The Paris Masters continues on day two with first and second round matches, and back to give his thoughts on today's matches, is our tennis columnist, Dan Weston...
"As I’ve mentioned previously, Paire’s hard court data is mediocre at best, and indoors, it’s even worse. He hasn’t had a year where he’s had greater than a 100% combined hold/break percentage in his entire career, and his all-time figure is even below 95%, winning less than 50% of his matches."
Carreno-Busta with question marks for Medvedev meeting
Round one action continues in Paris, with the remaining six matches on the schedule taking place today, in addition to four second round clashes mostly taking place later in the day.
Looking at the first-round meetings initially, as with yesterday, it's quite a tough card, which starts at 10am UK time. Normally, Pablo Carreno-Busta would look big at [4.00] for his match with Daniil Medvedev, but his fitness is obviously up for considerable doubt.
Since retiring in the fifth set to Joao Sousa in the US Open, Carreno-Busta received two straight-set defeats at the hands of Benoit Paire. The first was an absolute drubbing in the Davis Cup in mid-September, before a closer, but still straight-set defeat to the same man almost a month later in Shanghai, in the second week of October. It's difficult to think he can elevate himself from that level to get the better of one of the most improved players on the ATP Tour this morning.
Pouille requiring a leap of faith against Simon
Other players that look big include Lucas Pouille at [2.42] over countryman Gilles Simon, but again, there's a caveat. Pouille's general record indoors is great, but across all surfaces, is just 7-9 from his loss in the semi-finals of Stuttgart in June, onwards. After a good start against Borna Coric last week in Vienna, he succumbed in three sets - including a set two bagel - although it's worth noting that Coric only created one more break point chance during the match.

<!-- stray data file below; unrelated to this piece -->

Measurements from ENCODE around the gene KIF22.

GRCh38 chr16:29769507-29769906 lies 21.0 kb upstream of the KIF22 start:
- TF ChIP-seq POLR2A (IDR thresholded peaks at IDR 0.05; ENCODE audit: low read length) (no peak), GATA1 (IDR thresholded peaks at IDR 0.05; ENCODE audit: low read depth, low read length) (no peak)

At the start of the season, I thought Simon would have a dreadful 2018. At the age of 33, his service numbers had really declined - a huge alert for a veteran - and while they still aren't above-average this season, he's been a threat on return, breaking opponents 27.6% across all surfaces this year. He's also been in decent touch indoors in recent weeks, taking the title in Metz, although he did have a bad loss to Marco Cecchinato outdoors in Shanghai at the start of the month.
On balance, the price on Pouille is pretty decent, although it does require quite a leap of faith to consider he's going to get back to the level which saw him as one of the best indoor players on tour.
Paire looking over-rated for Fucsovics clash
The player I like as today's recommendation is Marton Fucsovics, who is a [2.38] underdog against home player Benoit Paire, and to be honest, I don't understand the price.
As I've mentioned previously, Paire's hard court data is mediocre at best, and indoors, it's even worse. He hasn't had a year where he's had greater than a 100% combined hold/break percentage in his entire career, and his all-time figure is even below 95%, winning less than 50% of his matches.
Fucsovics is a lower-profile player, and arguably with less natural talent, and I feel that this natural talent that Paire possesses continues to influence the market, despite his tendency for on-court dramatics. Certainly, the Frenchman is in poor form of late, with straight-set losses as a strong favourite to both Egor Gerasimov and Alexei Popyrin in his last two tournaments.
All things considered, Fucsovics looks the best bet of a tough card today, and I actually make him favourite to progress here.
Sousa requiring huge improvement to test Djokovic
In other action, some big names start their campaigns today, and this includes Marin Cilic, who is [1.45] to oust Philipp Kohlschreiber. The German, Kohlschreiber, has had historical success against Cilic, but I still make the market price about right.
In addition, Novak Djokovic takes a 5-0 head to head lead into his meeting with Joao Sousa, without losing a set. These five wins were absolute thrashings, with Sousa losing 6-0, 6-1 or 6-2 in sets on seven of the 14 competed.
Unsurprisingly, with these set scorelines, Sousa's data in these head to head matches is utterly horrific - he's held less than 50% of the time - and it would take a major turnaround in this for him to even threaten to take a set from the world number two this afternoon.
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